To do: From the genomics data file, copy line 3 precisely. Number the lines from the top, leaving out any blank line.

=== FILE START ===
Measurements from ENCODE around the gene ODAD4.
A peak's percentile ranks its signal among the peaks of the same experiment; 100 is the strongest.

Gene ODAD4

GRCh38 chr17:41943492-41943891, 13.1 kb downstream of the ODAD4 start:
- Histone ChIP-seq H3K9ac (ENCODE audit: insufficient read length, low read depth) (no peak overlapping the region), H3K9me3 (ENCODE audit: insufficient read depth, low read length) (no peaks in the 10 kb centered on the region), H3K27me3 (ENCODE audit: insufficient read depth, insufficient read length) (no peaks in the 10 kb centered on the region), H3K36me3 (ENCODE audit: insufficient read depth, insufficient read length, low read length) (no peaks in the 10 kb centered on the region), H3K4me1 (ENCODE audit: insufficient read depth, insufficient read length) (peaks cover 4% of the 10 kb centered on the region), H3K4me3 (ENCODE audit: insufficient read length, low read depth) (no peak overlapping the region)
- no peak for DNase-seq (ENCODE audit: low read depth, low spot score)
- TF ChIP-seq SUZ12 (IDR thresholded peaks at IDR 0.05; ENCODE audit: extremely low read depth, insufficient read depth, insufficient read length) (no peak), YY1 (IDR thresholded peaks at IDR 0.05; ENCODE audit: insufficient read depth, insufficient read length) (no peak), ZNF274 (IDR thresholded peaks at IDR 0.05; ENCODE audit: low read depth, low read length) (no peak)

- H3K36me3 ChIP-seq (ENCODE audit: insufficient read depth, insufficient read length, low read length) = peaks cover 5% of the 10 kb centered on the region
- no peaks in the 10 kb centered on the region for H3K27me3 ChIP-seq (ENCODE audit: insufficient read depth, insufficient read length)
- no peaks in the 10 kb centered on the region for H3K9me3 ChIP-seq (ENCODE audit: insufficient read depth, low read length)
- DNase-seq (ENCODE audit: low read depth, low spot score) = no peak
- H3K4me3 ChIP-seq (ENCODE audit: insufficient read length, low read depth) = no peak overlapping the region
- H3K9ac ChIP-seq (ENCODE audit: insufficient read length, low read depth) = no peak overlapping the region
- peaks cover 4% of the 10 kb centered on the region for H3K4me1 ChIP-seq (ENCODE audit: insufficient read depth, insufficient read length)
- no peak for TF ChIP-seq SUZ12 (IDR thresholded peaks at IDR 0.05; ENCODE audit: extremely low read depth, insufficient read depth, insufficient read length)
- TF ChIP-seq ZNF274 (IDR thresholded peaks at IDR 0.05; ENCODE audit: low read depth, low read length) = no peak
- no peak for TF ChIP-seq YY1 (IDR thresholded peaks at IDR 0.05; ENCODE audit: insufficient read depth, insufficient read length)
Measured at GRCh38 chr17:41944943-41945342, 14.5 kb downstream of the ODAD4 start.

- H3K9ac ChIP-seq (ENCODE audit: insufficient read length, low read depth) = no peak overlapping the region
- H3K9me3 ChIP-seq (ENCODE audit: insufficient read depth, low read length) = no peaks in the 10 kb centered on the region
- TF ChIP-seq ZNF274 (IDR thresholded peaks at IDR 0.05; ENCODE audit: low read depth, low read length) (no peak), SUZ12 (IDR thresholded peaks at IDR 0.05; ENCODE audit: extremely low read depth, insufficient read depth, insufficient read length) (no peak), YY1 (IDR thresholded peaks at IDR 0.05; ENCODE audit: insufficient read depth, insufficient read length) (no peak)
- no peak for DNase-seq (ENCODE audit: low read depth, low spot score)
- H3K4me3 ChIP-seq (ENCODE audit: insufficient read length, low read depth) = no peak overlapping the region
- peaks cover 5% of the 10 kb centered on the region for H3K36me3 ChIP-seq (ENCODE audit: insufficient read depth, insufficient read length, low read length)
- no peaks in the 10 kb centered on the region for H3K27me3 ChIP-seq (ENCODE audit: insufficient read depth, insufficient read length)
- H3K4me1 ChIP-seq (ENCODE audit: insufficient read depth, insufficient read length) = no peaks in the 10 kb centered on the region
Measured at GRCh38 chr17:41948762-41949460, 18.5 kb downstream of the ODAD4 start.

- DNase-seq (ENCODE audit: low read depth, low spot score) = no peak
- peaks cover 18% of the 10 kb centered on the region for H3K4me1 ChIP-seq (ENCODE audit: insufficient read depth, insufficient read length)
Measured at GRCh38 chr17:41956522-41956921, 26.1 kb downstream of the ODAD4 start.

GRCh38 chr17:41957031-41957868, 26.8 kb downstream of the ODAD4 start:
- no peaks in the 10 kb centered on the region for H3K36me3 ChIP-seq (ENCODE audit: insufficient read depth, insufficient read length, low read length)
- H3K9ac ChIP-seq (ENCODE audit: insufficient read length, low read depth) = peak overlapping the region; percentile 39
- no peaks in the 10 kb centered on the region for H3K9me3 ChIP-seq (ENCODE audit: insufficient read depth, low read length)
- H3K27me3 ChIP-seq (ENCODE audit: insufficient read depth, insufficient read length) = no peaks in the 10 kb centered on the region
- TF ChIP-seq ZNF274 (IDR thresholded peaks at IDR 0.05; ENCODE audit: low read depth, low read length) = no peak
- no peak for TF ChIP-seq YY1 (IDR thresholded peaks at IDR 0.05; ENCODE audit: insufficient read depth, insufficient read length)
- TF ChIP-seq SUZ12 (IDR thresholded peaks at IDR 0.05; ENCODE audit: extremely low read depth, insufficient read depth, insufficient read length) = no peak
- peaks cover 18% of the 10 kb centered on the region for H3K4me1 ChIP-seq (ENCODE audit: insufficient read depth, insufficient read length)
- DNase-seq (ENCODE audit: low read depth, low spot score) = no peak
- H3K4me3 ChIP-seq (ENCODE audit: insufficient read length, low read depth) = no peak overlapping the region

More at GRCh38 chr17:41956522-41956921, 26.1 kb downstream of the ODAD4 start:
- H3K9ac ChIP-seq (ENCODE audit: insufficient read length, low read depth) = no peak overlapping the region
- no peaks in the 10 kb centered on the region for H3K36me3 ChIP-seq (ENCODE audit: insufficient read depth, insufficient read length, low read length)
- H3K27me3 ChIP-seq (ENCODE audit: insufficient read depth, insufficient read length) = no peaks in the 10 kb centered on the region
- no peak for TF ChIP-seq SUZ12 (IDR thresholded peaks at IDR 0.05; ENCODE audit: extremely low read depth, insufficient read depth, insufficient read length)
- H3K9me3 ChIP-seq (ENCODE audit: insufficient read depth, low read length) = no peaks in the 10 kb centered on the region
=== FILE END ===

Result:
Gene ODAD4